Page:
Not much, really. While the entity’s form and structure morph to an LLC, the rights and liabilities of the entity are generally unaffected.
Under California’s statutes governing the conversion of an entity to an LLC (often from a corporation or partnership), all of the rights and liabilities of the old entity are shifted to the new entity. See, e.g., Corporation Code sections 1150 et seq. and sections 17710.01 et seq.
Aggressive litigation attorneys with a claim against a recently converted LLC might be tempted to pursue BOTH the prior entity and the newly converted LLC. But a recent opinion from a federal court in California’s Southern District — Brinkley v. Monterey Financial Services — rejects that tactic.
Facts: Plaintiffs sue corporation. Corporation converts to LLC. Plaintiff continues to pursue corporation.
In the Brinkley case, plaintiff Tiffany Brinkley sued Monterey Financial Services, Inc. (“Old Monterey”). While the lawsuit was still pending, Old Monterey underwent a voluntary statutory conversion from a corporation to a limited liability company (“New Monterey”). To accomplish this, Old Monterey filed Form LLC-1A (“Limited Liability Company Articles of Organization — Conversion”) with the California Secretary of State.
The Plaintiff amended her complaint to add New Monterey as a defendant. But she also kept Old Monterey in the case as a defendant, and pursued discovery against it.
Discovery disputes erupted. Plaintiff served identical written discovery on Old Monterey and New Monterey. Old Monterey refused to respond on the grounds that it no longer existed — it had converted to New Monterey.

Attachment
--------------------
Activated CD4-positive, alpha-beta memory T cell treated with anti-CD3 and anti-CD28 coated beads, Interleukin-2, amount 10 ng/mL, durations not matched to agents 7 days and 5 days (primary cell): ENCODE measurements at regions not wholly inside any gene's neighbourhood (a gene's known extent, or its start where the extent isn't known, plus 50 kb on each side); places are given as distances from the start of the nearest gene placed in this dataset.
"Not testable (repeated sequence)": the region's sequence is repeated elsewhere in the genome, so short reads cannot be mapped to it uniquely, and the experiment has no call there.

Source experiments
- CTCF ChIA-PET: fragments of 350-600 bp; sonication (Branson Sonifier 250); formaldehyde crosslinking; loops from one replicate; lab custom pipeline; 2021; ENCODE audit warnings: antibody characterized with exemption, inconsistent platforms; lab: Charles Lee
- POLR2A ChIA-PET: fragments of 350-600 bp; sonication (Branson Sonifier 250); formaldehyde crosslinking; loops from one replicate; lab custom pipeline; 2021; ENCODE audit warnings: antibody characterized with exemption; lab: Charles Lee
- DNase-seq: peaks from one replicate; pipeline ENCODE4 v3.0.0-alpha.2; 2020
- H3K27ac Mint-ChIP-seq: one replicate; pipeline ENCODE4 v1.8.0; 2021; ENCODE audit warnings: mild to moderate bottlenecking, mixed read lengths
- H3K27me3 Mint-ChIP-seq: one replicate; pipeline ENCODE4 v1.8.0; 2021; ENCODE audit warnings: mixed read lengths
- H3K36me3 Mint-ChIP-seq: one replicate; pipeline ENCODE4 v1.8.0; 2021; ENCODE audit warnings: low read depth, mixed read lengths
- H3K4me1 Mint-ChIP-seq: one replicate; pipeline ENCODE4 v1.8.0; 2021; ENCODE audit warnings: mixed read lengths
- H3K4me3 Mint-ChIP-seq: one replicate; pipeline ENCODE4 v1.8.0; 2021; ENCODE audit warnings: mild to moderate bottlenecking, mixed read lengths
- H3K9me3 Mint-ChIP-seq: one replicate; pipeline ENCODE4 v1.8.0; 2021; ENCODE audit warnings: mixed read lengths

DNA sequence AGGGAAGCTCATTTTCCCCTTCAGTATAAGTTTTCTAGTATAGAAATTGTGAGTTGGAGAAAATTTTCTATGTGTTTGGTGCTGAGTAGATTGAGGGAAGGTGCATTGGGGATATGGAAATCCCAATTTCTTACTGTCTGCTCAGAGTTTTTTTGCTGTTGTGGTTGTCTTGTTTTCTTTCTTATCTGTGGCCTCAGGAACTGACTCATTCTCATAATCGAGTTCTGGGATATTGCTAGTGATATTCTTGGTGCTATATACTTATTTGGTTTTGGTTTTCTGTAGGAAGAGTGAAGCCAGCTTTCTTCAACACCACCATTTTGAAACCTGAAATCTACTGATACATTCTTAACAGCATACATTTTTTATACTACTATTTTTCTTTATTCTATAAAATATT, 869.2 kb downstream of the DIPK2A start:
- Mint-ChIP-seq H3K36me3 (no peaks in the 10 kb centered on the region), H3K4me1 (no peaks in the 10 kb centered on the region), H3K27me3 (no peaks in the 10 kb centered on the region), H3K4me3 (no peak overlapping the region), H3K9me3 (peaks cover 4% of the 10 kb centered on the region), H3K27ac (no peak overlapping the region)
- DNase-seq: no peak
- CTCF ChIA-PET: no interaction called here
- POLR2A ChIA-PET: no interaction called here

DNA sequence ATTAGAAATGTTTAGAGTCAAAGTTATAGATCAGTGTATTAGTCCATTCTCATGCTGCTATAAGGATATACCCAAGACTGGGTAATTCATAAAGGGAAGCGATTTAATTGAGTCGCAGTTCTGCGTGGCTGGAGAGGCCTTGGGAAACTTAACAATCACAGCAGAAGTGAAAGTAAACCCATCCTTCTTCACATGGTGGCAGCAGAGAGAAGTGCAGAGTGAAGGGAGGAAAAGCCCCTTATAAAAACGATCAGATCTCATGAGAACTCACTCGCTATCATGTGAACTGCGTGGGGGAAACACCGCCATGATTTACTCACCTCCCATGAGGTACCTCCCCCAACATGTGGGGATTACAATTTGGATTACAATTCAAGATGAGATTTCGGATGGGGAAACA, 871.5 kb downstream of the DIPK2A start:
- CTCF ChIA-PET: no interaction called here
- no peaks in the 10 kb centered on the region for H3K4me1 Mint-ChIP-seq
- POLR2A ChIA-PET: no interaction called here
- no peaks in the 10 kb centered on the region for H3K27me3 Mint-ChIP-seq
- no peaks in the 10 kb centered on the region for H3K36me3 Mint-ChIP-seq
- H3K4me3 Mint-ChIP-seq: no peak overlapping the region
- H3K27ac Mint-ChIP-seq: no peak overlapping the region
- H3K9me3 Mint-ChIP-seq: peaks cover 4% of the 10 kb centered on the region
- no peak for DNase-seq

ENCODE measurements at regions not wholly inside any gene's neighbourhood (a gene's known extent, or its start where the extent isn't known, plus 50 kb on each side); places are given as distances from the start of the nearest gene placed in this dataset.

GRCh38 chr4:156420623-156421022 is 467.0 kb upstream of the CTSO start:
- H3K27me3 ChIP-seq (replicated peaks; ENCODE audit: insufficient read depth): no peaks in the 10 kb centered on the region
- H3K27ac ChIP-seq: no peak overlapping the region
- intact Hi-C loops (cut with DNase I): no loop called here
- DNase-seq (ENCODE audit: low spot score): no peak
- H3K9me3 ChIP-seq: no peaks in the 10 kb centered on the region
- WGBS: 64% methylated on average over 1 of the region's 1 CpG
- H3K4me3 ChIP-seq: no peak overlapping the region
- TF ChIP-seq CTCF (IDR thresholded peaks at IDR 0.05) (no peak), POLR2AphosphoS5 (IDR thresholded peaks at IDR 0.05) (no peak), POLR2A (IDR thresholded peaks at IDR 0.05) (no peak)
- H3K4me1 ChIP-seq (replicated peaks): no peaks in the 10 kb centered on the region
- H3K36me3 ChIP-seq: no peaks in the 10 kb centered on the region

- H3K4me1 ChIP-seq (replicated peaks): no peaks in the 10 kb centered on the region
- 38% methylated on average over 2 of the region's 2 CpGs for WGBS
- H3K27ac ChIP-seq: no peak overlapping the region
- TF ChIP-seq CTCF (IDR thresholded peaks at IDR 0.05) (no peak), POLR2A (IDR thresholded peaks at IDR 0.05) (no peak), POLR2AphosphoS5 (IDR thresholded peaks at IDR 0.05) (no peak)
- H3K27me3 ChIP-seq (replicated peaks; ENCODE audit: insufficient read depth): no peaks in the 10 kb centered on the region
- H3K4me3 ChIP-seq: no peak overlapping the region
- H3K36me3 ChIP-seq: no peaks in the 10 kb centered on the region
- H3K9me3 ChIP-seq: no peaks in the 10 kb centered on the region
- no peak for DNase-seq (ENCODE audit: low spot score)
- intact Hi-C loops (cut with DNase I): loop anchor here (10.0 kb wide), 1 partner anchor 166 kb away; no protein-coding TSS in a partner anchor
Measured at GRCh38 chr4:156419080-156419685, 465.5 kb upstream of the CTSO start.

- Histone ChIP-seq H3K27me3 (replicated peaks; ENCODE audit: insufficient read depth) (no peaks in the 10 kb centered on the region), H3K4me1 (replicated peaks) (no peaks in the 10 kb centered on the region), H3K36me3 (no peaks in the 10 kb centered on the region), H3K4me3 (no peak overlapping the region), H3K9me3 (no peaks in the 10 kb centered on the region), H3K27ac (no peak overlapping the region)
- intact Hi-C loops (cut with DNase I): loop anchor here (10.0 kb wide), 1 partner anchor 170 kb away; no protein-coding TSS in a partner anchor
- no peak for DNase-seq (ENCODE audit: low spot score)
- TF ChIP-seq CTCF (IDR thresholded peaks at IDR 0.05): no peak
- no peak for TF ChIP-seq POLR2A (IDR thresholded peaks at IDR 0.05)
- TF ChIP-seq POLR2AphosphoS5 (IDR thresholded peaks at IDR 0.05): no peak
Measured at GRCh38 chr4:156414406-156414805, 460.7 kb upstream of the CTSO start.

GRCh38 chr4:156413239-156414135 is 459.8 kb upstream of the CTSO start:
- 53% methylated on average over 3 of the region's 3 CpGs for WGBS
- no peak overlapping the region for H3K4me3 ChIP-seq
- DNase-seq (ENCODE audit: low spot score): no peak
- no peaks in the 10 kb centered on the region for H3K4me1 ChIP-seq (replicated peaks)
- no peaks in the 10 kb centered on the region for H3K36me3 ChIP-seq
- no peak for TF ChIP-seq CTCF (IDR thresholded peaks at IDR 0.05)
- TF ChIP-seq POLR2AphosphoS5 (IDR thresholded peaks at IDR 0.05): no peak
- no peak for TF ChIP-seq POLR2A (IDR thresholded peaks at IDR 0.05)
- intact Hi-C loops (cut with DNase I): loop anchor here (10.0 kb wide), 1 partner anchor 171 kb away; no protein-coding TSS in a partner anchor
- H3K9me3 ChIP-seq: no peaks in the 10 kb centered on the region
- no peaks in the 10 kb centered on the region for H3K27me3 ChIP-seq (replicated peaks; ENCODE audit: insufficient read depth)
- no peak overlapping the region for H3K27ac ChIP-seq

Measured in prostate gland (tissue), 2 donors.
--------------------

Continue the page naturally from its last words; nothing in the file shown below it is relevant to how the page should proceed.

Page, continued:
Frustrated with the plaintiff’s discovery efforts against it, Old Monterey filed a motion to be substituted out of the case since its interests had been transferred to New Monterey.
Court’s Opinion: New LLC has same rights and liabilities as the old corporation. Old corporation dismissed from case.
The court granted the motion and dismissed Old Monterey from the case.
As a result of the conversion, the court held, “Old Monterey dissolved by operation of California law, ceased to exist as a legal entity, all of its assets and liabilities transferred to New Monterey, and New Monterey stepped into its shoes for all purposes.”
The court outlined all of the related impacts of filing a conversion with the Secretary of State:
- “First, the corporation is immediately dissolved and the LLC springs forth in its place.” As a result of this automatic dissolution, “the corporate powers, rights, and privileges of the [converting] corporation shall cease.”
- “This statutory conversion also automatically causes the immediate transfer of all legal rights, assets, and liabilities to the newly-formed LLC.” This specifically includes all real property and rights; all personal property and rights; all debts, liabilities, and obligations; and all rights and liens of creditors and lienholders.
- Finally, an entity that converts into another entity “is for all purposes … the same entity that existed before the conversion.” Any action or proceeding pending against the prior entity may be continued against the converted entity.
Against that legal backdrop, the court found that there was no reason for the prior entity (Old Monterey) to remain in the case and be subjected to discovery.
The court held: “California’s conversion statutes make clear not only that rights, property, debts and liabilities are automatically transferred to the new LLC, but also that the rights of creditors and all legal actions against the corporation continue unimpaired against the new LLC. Thus, New Monterey and Old Monterey are not essentially the same entity—they are the same entity in the eyes of the law.”
The court concluded: “Because New Monterey has stepped into the shoes of Old Monterey for all purposes, there is no reason for Old Monterey’s continued presence in this case. “
Under California law, converting from a corporation or a partnership to an LLC generally won’t alter the legal rights and liabilities of the entity. Those rights and liabilities simply shift from the prior entity to the converted entity. As such, there is no reason for the prior entity to remain a party in ongoing litigation.